UPDATE 2013-05-25

I’ve changed the script to fix the fiddliness on Leopard. Please see my new post for details. I’ve left the rest of this post mainly intact, but please bear in mind that the code has changed slightly.

Want to quickly restart your Mac in your Windows Bootcamp partition, without having to hold down option/alt as the computer starts?

Click this link, which will open an AppleScript in your default editor, and replace “YourBootcampPartition” in the first line with your Windows partition’s actual name (making sure that is exactly the same, as it’s case sensitive). Then save it as a .scpt file in your user scripts folder, which you can access through the system-wide script menu (which is turned on in AppleScript Editor’s preferences).

Then, to restart, just pick it from that script menu.

Extra, extra

Using Leopard (10.5) or earlier? You’ll have to change the first line as “diskutil info” doesn’t work with volume names. Try this:

set deviceID to (do shell script "diskutil list | ¬
  grep YourBootcampPartition | awk '{print $8}'")

That should return something like “disk0s4”. If it doesn’t change “print $8” to a different number, probably 7. (I recommend you try this in the Terminal until you’ve got it right, then adjust the AppleScript. The number refers to the column of the information.)

The above isn’t true anymore. Please see my latest post about it.

Don’t want to have to type your password in every time? Add “password “YourPassword” ” after “ -nextonly" ” on the second line, then save your script as run-only. I do not recommend this. Your password will not be encrypted. It is only slightly less insecure than keeping your password in a text file. Please, do not do this.

Using it

I’ve got it saved to my ~/Library/Scripts folder, and have Launchbar set to index that folder so I can just type “Restart in Windows” into the prompt, hit enter, type my password and then I’m set.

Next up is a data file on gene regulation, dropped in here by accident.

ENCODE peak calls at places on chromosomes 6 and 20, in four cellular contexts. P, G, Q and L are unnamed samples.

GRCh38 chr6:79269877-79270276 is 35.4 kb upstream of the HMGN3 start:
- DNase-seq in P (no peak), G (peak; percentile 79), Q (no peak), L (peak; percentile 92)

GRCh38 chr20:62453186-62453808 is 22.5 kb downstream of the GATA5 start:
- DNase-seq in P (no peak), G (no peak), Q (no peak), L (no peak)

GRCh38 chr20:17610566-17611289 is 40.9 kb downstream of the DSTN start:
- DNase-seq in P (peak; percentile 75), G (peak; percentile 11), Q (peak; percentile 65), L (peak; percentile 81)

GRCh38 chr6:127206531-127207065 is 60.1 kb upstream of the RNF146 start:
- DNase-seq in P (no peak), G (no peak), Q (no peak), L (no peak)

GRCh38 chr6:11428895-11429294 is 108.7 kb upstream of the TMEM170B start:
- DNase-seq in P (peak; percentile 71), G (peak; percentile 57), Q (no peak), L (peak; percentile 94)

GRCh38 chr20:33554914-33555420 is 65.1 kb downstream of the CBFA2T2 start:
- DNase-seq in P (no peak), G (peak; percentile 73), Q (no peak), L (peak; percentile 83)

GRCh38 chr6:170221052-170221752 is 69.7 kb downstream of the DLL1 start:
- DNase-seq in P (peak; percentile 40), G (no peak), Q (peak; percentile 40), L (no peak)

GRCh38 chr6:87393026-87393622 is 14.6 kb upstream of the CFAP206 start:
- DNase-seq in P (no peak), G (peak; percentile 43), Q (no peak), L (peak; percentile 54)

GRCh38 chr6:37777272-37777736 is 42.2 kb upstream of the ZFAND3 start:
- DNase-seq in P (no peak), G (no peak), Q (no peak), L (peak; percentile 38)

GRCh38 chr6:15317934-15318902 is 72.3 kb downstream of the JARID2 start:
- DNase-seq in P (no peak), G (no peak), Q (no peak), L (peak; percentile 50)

You could also use FastScripts, a really nice replacement for the system script menu that you can use to give the script a keyboard shortcut.

I don’t recommend that you save it as an application, which would let you add it to your dock. I did that once and got stuck in a restart loop, thanks to Lion’s ability to re-open applications that were running when you restarted. You can disable that feature in Mountain Lion, but I still strongly advise that you keep it as a plain old script file.

The code

set deviceID to (do shell script "diskutil info ¬
YourBootcampPartition | grep Identifier | awk '{print $3}'")

do shell script "bless -device /dev/" & deviceID & ¬
" -legacy -setBoot -nextonly" with administrator privileges

tell application "Finder" to restart

The story

Basically, holding down option on my keyboard was unreliable because the computer had booted up too fast for the Bluetooth connection. I’d been using Bootchamp, a menubar utility, for a while but you couldn’t trigger a restart from Launchbar and had to mount the partition first.

The first version relied on the disk identifier never changing. You can’t rely on a partition having the same identifier after a restart, so the script would silently fail.

The next version relied on the disk identifier being in a certain character position, which (aside from being a dirty hack) was also unreliable if you had more than 10 disks connected.

The most recent (and probably final) version uses grep and awk on the command line to fetch the disk identifier after pulling up the information for the partition. (In Leopard it has to get the identifier from the list of every partition, as “diskutil info [PartitionName]” only works in Snow Leopard and later. As such it’s a little less reliable and needs a bit more tweaking by users.)

For such a simple script (three whole lines!) this has taken more work than I originally anticipated. But it’s also taught me a fair bit about the command line and how to retrieve information from it.

So, yeah. I think it’s done now. If you have any questions or comments please message me on Twitter or add a comment to the script’s gist.